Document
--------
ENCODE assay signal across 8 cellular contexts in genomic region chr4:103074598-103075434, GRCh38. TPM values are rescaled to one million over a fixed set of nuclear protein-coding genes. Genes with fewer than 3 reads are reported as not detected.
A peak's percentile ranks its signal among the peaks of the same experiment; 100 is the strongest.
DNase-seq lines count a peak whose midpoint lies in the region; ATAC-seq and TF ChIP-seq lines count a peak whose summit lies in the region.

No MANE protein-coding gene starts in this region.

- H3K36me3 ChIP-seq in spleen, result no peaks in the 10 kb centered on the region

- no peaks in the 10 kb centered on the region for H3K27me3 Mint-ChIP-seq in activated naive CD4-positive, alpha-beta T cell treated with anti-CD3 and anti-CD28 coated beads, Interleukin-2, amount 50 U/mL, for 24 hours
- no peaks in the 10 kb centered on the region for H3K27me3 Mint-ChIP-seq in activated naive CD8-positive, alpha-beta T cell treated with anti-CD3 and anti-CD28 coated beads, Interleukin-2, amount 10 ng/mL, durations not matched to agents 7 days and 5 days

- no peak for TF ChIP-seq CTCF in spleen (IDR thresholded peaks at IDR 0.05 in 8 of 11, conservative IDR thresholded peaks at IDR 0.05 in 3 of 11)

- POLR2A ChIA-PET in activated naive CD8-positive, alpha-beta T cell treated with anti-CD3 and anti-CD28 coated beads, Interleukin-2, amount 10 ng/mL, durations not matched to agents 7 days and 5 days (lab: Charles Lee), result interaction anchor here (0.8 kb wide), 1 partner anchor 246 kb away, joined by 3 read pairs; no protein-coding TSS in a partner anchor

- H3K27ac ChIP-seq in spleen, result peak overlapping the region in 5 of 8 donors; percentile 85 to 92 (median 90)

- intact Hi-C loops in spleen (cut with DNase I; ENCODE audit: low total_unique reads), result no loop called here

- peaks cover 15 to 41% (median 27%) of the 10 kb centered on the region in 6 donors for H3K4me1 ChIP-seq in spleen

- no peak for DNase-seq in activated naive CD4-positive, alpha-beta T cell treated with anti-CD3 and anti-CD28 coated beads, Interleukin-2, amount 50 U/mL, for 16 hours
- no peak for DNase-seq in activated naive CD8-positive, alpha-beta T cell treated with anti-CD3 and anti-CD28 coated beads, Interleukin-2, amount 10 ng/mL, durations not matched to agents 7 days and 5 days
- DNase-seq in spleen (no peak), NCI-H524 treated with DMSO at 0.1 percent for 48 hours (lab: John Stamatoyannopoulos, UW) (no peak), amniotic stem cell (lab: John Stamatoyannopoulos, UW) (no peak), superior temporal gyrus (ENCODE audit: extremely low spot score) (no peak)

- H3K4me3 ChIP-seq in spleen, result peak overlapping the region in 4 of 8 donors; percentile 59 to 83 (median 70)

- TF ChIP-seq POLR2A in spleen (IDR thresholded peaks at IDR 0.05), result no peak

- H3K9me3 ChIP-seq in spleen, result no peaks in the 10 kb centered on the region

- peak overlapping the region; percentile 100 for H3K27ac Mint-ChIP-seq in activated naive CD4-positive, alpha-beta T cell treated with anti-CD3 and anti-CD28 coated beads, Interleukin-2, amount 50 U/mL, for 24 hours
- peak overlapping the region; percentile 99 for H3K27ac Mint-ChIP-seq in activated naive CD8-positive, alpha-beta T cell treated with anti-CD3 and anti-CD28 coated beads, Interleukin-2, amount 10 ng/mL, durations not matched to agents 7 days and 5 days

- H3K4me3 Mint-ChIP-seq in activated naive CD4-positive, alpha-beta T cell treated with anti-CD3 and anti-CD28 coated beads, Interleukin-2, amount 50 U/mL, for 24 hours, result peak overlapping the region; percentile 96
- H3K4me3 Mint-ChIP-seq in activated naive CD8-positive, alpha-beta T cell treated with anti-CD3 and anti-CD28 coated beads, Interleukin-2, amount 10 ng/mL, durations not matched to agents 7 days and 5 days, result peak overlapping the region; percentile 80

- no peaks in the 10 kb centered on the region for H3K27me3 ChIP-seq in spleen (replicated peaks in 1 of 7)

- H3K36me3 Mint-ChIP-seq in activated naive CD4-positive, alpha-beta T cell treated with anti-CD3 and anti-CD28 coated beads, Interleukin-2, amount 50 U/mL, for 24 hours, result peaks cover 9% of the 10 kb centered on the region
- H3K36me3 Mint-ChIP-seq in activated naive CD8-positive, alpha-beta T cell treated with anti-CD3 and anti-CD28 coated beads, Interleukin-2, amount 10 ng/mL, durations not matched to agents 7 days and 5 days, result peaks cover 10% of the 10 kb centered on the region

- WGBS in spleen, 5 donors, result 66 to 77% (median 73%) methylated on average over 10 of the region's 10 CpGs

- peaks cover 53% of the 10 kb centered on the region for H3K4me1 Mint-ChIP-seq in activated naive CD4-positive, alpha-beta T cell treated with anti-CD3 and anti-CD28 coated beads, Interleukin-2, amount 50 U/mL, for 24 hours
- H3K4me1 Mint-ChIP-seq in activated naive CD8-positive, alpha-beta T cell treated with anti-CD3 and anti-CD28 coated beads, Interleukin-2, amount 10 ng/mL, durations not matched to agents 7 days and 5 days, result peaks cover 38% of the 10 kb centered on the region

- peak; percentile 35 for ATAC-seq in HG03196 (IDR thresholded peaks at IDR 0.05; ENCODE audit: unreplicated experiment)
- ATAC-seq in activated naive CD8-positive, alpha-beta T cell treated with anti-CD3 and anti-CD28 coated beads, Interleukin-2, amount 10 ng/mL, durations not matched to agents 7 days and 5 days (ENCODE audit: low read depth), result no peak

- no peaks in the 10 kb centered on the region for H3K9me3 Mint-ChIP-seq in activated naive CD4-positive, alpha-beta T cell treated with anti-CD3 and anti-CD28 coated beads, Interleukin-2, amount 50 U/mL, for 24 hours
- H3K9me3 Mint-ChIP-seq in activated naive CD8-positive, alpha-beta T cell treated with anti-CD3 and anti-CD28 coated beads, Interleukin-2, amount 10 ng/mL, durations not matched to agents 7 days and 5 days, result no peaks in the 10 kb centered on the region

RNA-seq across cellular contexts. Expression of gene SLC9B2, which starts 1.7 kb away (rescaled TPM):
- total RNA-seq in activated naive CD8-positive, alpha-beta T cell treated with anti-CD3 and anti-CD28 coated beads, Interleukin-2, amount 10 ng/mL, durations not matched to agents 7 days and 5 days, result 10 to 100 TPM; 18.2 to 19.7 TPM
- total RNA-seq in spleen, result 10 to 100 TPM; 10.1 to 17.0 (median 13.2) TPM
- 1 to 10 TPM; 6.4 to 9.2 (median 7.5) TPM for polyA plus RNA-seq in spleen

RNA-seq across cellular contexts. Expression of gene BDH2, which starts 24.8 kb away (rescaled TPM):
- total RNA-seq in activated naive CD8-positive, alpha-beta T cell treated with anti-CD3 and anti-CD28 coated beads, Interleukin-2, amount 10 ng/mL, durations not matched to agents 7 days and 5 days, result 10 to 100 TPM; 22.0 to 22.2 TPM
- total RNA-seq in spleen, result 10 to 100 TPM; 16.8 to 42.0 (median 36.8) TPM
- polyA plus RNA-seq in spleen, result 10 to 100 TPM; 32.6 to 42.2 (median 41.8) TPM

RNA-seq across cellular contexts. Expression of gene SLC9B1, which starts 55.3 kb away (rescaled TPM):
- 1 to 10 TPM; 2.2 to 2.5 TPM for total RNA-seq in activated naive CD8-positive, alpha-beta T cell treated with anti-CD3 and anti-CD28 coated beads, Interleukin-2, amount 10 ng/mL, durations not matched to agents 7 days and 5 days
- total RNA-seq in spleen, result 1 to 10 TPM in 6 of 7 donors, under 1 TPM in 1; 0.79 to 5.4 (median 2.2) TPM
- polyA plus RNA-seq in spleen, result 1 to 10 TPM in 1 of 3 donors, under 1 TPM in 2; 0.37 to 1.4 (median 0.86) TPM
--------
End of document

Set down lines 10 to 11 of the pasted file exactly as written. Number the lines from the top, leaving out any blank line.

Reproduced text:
- H3K27ac ChIP-seq in spleen, result peak overlapping the region in 5 of 8 donors; percentile 85 to 92 (median 90)

- intact Hi-C loops in spleen (cut with DNase I; ENCODE audit: low total_unique reads), result no loop called here